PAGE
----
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Tuesday, November 08, 2005

Government Technology has a breathless article about the increase in usage of Kentucky’s custom state park mapping website. Where did the amazing increase in use come from? Linking to the site from the state’s homepage and the pages of the individual parks. No, really! The site went live at the beginning of this year. “During late September a link was placed on the Kentucky State Parks home page, and in early October links were also added to each state park’s individual Web page. The new links allowed users to zoom directly to a map of each park within the Kentucky State Parks mapping site. The result of placing these links on the individual state park Web pages was nothing short of amazing.”

So, what have we learned? To bring people to your website, advertise it on sites where people with an interest in the topic might visit! Hard to believe this actually happened or is actually news in the geospatial or Web or government arena! I note it here only to point out its absurdity.

by Adena Schutzberg on 11/08 at 05:00 AM | Comments | Bookmark and Share

Knight Ridder reports on James Spilker and Per Enge, two of the founders of the Stanford Center for Position, Navigation and Time. Spilker, a founder of navigation chip startup Rosum (the folks who use TV signals to determine location indoors and out) and one of the creators of GPS, feels GPS is just getting started.

The center has a goal of creating a navigation system capable of locating objects within one centimeter, maybe within 20 years. Parts of the solution involve integration inertial navigation tools in the GPS receivers and developing better antennae.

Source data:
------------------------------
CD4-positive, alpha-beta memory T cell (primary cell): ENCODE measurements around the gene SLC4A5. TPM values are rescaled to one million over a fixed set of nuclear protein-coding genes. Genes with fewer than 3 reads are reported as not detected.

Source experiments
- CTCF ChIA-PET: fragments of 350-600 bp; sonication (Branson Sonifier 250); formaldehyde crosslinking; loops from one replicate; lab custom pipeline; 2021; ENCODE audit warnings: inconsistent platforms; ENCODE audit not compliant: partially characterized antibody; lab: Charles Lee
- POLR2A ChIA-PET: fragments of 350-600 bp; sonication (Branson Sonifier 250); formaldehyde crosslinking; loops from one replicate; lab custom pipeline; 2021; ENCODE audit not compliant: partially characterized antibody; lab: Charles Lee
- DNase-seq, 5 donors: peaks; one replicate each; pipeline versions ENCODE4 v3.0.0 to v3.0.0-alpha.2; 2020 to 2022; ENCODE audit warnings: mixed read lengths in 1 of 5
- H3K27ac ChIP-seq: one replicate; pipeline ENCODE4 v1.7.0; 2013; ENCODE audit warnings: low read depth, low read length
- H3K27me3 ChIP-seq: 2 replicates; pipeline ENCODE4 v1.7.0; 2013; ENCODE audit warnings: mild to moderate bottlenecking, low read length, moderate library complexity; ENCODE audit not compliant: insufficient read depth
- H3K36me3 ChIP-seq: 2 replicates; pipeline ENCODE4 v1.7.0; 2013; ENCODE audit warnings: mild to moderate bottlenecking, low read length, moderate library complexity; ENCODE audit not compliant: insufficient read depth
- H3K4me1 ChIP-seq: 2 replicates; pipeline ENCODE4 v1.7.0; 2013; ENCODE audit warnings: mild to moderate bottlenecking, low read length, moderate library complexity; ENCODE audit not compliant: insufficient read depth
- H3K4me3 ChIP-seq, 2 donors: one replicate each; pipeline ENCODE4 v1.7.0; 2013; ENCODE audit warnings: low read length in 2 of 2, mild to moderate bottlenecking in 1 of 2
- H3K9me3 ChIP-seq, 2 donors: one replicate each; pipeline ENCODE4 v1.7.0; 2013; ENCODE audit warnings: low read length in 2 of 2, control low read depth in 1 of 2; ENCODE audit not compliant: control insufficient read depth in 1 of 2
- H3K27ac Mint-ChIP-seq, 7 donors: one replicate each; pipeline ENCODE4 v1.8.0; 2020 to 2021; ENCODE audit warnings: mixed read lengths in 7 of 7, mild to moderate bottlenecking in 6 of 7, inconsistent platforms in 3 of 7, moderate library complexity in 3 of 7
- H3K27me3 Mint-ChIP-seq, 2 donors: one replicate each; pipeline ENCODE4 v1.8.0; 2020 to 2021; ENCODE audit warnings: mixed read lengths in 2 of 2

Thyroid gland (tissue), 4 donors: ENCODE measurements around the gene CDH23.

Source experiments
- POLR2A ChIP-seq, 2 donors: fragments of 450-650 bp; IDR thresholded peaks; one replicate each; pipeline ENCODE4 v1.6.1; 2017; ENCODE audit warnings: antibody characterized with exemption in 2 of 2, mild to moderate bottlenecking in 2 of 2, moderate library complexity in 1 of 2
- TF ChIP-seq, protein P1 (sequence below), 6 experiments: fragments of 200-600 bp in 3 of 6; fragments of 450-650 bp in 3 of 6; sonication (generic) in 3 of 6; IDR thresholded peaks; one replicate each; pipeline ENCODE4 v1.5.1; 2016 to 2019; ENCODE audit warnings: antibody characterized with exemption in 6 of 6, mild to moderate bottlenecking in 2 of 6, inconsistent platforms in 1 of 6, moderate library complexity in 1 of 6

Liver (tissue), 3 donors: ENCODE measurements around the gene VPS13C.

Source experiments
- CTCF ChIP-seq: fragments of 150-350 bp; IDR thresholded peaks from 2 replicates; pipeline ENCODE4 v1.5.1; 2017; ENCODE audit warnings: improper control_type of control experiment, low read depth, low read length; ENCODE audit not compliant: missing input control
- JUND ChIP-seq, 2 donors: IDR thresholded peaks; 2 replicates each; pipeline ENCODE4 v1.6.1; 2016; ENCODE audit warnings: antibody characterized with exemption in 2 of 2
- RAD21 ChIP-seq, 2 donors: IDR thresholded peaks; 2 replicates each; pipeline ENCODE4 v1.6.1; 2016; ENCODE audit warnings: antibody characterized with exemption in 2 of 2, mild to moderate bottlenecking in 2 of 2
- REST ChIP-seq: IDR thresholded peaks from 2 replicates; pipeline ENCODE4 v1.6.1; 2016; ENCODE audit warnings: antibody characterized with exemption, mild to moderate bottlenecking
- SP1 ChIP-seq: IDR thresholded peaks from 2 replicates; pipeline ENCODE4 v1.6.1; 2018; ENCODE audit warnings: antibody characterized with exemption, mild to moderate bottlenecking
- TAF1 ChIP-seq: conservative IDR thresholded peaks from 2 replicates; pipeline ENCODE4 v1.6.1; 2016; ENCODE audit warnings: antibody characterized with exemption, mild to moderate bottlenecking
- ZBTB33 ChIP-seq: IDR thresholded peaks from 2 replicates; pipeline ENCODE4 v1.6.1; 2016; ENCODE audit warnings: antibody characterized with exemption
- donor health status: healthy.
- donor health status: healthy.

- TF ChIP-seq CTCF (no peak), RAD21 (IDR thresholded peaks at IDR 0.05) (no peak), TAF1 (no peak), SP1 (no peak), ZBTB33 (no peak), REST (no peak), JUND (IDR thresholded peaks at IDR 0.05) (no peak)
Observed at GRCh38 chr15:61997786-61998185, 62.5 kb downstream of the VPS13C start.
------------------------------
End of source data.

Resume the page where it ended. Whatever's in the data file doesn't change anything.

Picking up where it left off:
by Adena Schutzberg on 11/08 at 05:00 AM | Comments | Bookmark and Share

USA Today has a poll alongside an article about Google Maps Mobile. It asks: “Do you think Google’s map application for mobiles will spell the doom of GPS devices?” What they mean to ask, I believe, is whether Google Maps combined with phones will replace dedicated GPS navigation devices. As written the question seems to suggest that Google has found a replacement for GPS as location technology.

by Adena Schutzberg on 11/08 at 05:00 AM | Comments | Bookmark and Share

Our last poll asked why you read this blog. The 32 respondents’ replies broke down this way: 41% said it offered material not found elsewhere, 25% its regular updating, the remainder pointed to “other,” the usefulness of the material for their work, and comments.

This month we tackle podcasts: How many podcasts (on any topic) have you listened to in the last month? Check out the poll on the lower right hand side of our main page.

by Adena Schutzberg on 11/08 at 05:00 AM | Comments | Bookmark and Share

Ready? “The MX product line continues to evolve, offering enhanced features and capabilities. Self-contained CAD functionality, engineering components, design-to-field technology, and new visualization tools all form part of the XM Edition of MX.” Deeper in the PR you get sentences like this: “The stand-alone version of MX XM, however, will now include high-quality CAD drafting functionality, allowing MX users to design, enhance, and produce contract drawings and to save their work in either DGN or DWG format.”

That’s what happens when you acquire technology called MX, as in MX Roads, and your latest release is MicroStation V8 XM Edition.

by Adena Schutzberg on 11/08 at 05:00 AM | Comments | Bookmark and Share
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